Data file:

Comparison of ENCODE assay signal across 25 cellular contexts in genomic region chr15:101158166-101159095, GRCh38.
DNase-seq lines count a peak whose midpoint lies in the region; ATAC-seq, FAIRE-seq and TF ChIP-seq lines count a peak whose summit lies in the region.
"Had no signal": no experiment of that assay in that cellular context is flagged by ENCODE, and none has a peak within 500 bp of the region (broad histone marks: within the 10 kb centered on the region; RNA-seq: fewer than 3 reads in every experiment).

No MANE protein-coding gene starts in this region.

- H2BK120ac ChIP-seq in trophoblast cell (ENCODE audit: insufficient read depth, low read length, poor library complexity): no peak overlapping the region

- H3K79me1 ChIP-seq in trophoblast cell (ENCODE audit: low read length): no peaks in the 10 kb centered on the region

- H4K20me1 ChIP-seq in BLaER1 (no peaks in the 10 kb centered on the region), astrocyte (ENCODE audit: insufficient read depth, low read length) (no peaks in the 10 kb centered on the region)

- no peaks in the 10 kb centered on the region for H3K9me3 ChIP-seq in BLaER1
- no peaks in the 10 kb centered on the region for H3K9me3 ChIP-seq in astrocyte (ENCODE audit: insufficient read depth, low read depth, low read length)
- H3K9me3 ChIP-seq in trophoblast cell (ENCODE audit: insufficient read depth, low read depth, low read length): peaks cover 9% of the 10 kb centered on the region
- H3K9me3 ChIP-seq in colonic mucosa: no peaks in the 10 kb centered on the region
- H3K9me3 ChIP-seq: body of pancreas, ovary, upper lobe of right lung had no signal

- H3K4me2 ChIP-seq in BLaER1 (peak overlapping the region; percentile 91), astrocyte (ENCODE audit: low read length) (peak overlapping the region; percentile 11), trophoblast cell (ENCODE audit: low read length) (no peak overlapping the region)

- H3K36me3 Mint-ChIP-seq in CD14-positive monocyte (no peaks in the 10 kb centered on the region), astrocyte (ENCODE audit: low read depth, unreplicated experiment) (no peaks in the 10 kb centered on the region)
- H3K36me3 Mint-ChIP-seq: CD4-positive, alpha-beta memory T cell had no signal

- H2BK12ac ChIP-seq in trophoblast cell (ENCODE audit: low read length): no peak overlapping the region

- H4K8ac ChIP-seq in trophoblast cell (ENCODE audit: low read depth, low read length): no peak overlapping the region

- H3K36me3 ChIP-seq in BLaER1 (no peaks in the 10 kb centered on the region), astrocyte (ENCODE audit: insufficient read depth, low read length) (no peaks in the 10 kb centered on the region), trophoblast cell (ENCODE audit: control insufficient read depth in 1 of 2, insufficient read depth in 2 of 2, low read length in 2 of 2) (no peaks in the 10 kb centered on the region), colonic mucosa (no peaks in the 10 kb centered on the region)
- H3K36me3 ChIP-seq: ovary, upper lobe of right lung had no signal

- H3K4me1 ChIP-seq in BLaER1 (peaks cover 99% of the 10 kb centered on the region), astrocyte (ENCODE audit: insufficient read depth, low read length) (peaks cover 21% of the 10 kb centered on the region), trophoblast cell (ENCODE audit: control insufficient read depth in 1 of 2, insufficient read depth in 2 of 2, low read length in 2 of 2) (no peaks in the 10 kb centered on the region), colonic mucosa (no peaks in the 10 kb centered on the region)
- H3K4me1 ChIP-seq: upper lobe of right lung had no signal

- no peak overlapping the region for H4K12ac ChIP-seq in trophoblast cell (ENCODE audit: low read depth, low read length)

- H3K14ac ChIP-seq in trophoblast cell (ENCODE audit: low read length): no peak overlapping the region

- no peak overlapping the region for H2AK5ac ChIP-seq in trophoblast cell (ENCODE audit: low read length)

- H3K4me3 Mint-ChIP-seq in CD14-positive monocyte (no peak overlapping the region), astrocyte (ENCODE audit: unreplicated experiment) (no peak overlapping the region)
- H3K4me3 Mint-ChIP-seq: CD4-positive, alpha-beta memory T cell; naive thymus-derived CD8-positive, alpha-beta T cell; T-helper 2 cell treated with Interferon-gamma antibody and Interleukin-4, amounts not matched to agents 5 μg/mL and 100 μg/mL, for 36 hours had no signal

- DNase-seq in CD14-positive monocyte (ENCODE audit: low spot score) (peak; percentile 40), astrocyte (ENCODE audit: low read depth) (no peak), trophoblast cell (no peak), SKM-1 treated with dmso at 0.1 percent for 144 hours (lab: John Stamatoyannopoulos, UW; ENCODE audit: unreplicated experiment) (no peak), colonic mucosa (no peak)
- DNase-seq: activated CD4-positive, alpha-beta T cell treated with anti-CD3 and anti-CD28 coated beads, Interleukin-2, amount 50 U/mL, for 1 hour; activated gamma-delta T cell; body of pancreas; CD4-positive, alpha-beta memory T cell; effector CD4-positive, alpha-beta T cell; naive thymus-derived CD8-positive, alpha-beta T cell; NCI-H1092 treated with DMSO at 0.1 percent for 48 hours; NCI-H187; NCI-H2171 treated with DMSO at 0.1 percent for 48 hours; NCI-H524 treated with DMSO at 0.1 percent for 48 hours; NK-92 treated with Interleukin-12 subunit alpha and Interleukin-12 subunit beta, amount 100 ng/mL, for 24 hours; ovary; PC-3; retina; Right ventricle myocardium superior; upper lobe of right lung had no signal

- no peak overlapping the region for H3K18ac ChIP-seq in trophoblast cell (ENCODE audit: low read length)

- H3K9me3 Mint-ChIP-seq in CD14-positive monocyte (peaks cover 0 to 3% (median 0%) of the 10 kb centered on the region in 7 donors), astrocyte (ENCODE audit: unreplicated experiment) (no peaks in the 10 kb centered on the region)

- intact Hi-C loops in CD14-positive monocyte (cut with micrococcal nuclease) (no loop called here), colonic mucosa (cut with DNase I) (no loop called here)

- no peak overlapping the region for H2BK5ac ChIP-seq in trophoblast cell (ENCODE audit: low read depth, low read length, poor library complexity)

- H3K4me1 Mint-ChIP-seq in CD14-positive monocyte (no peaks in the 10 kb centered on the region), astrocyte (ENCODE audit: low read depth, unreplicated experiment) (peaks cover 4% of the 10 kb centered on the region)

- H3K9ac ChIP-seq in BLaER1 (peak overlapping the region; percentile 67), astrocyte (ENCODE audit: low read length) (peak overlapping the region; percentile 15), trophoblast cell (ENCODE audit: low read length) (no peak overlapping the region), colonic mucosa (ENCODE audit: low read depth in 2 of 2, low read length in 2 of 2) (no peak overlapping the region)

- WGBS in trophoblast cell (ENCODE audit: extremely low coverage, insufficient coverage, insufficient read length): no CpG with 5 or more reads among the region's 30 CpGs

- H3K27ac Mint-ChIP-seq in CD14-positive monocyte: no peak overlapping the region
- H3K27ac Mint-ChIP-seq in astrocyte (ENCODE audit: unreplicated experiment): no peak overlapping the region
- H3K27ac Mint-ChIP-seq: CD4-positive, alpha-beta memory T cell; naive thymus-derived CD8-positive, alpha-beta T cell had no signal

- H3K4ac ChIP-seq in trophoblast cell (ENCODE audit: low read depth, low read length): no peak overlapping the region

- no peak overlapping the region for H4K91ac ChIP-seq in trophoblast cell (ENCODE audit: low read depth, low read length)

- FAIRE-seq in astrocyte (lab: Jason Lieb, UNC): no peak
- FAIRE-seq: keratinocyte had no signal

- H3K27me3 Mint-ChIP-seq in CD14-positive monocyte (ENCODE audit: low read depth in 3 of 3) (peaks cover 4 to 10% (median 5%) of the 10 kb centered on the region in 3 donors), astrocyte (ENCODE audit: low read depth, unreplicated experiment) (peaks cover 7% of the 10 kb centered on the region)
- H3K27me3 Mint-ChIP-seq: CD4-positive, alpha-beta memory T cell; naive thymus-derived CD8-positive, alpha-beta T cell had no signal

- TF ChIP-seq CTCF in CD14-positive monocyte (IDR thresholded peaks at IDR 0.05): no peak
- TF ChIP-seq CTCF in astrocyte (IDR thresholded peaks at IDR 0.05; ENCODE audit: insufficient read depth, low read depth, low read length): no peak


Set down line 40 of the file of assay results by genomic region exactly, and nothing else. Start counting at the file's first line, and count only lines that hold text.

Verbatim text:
- no peak overlapping the region for H4K91ac ChIP-seq in trophoblast cell (ENCODE audit: low read depth, low read length)